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Linux Now Has Audio Run-Time Power Management

Linux Kernel

Published on 08 October 2012 09:41 AM EDT
Written by Michael Larabel in Linux Kernel
6 Comments

The sound pull request for the Linux 3.7 kernel was finally sent in today and it provides a few new features for the Linux kernel audio drivers, including run-time power savings support.

SUSE's Takashi Iwai sent in the pull request this morning as the sound/ALSA driver maintainer but came in a bit late due to holidays. Highlights for the sound update in Linux 3.7 consist of:

- Most of the kernel audio drivers now hook into the new power management API call-backs.

- The very common HD audio controller Linux driver now has support for run-time power management (PM) and support of D3 clock-stop. This power saving support at run-time can also be toggled via the power_save option over sysfs.

- The HD audio driver also had its firmware loading code rewritten.

- Various ASoC driver changes.

- New drivers for Wolfson Microelectronics Bells, Wolfson Microelectronics WM0010, and DA9055. The ux500 and wm2000 sound drivers were also called out for being enhanced.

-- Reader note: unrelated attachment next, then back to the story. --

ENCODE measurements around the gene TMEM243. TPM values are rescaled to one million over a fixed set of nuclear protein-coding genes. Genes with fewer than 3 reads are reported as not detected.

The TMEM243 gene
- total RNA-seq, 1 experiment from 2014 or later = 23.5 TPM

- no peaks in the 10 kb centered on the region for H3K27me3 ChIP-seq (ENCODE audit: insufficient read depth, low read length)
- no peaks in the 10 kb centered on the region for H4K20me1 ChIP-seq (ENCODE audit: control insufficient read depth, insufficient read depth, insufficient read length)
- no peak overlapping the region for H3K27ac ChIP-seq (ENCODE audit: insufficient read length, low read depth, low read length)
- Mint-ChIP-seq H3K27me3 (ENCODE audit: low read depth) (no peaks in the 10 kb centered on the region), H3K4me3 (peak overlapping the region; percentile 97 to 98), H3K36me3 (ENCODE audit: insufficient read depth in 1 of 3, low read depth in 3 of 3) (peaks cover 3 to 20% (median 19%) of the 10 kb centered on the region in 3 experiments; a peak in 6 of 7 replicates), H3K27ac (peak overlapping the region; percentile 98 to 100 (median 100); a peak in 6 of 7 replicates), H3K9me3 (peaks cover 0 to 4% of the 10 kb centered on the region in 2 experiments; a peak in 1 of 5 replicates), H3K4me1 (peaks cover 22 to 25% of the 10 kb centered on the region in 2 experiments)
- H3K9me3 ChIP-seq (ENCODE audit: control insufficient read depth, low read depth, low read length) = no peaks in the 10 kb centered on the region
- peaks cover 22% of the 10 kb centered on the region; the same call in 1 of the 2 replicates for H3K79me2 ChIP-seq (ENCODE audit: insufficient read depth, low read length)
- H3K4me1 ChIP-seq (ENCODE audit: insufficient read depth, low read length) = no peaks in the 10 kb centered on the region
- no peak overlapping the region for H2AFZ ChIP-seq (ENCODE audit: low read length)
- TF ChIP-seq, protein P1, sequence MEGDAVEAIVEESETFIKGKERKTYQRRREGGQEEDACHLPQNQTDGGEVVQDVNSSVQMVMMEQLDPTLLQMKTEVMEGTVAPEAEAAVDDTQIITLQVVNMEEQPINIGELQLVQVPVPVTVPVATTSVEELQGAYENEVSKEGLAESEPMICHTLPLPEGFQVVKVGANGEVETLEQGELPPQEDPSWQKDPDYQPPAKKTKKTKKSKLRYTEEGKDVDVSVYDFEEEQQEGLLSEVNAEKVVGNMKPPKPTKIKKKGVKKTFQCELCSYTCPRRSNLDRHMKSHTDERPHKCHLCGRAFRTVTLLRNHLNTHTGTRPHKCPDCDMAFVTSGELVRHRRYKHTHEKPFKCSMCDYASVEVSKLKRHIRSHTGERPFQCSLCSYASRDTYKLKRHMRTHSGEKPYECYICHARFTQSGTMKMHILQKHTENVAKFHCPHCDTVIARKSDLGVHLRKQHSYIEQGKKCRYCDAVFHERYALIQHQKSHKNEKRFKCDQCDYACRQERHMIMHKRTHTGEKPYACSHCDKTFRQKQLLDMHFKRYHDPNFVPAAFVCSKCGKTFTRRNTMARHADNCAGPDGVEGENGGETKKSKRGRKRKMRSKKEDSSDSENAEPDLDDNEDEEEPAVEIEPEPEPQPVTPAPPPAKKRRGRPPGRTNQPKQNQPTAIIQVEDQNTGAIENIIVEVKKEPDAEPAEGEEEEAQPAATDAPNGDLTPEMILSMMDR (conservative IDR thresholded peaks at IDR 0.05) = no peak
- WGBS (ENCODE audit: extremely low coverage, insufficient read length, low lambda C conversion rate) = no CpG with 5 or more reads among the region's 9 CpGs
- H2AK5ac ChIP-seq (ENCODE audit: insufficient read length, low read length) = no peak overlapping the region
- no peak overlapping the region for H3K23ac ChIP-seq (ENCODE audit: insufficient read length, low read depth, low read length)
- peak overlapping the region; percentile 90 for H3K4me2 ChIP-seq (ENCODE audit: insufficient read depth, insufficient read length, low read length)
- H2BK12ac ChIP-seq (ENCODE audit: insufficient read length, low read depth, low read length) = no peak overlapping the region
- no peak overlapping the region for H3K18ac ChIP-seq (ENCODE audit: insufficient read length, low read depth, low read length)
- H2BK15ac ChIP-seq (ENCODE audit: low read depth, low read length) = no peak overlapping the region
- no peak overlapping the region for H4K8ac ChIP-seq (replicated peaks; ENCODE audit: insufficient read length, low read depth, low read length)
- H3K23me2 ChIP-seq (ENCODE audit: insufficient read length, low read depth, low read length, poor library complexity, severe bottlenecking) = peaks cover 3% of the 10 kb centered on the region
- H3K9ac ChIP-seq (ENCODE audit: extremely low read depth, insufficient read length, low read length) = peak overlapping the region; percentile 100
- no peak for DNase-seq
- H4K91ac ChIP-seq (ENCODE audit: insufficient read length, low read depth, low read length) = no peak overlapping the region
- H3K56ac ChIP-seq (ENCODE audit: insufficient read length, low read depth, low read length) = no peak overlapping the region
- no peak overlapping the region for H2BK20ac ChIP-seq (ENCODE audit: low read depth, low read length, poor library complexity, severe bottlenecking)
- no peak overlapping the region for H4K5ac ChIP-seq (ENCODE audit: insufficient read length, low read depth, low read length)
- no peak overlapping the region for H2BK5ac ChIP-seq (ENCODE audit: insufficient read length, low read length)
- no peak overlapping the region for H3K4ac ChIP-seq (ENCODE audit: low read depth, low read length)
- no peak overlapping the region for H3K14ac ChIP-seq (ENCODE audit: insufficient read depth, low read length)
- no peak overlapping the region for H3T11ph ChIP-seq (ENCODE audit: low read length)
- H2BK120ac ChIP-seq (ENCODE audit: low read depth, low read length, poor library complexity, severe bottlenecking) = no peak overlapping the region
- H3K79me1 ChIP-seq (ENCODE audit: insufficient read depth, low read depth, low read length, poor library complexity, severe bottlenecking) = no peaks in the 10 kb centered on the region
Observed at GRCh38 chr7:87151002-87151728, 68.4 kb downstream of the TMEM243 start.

The ALSA HDA driver run-time power management support allows for additional power savings by allowing the controller to be suspend and its parent device can now also be suspended. The PCI sub-system is able to choose the lowest power state possible for the controller. For ACPI PM systems this means that the D3cold state is now possible.

The Linux 3.7 sound pull request can be seen on the kernel mailing list. This sound update is just one of many exciting features for the Linux 3.7 kernel.

About The Author
Michael Larabel is the principal author of Phoronix.com and founded the web-site in 2004 with a focus on enriching the Linux hardware experience and being the largest web-site devoted to Linux hardware reviews, particularly for products relevant to Linux gamers and enthusiasts but also commonly reviewing servers/workstations and embedded Linux devices. Michael has written more than 10,000 articles covering the state of Linux hardware support, Linux performance, graphics hardware drivers, and other topics. Michael is also the lead developer of the Phoronix Test Suite, Phoromatic, and OpenBenchmarking.org automated testing software. He can be followed via and or contacted via .
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